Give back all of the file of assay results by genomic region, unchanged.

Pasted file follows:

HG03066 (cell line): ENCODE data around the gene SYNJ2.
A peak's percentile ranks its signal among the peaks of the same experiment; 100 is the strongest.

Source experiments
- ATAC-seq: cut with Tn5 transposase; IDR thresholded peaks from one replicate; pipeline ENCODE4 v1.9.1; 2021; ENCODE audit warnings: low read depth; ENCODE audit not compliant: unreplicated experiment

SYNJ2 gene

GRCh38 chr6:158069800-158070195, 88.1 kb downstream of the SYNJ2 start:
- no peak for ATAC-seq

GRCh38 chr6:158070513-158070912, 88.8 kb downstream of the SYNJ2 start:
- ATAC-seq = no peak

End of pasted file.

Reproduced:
HG03066 (cell line): ENCODE data around the gene SYNJ2.
A peak's percentile ranks its signal among the peaks of the same experiment; 100 is the strongest.

Source experiments
- ATAC-seq: cut with Tn5 transposase; IDR thresholded peaks from one replicate; pipeline ENCODE4 v1.9.1; 2021; ENCODE audit warnings: low read depth; ENCODE audit not compliant: unreplicated experiment

SYNJ2 gene

GRCh38 chr6:158069800-158070195, 88.1 kb downstream of the SYNJ2 start:
- no peak for ATAC-seq

GRCh38 chr6:158070513-158070912, 88.8 kb downstream of the SYNJ2 start:
- ATAC-seq = no peak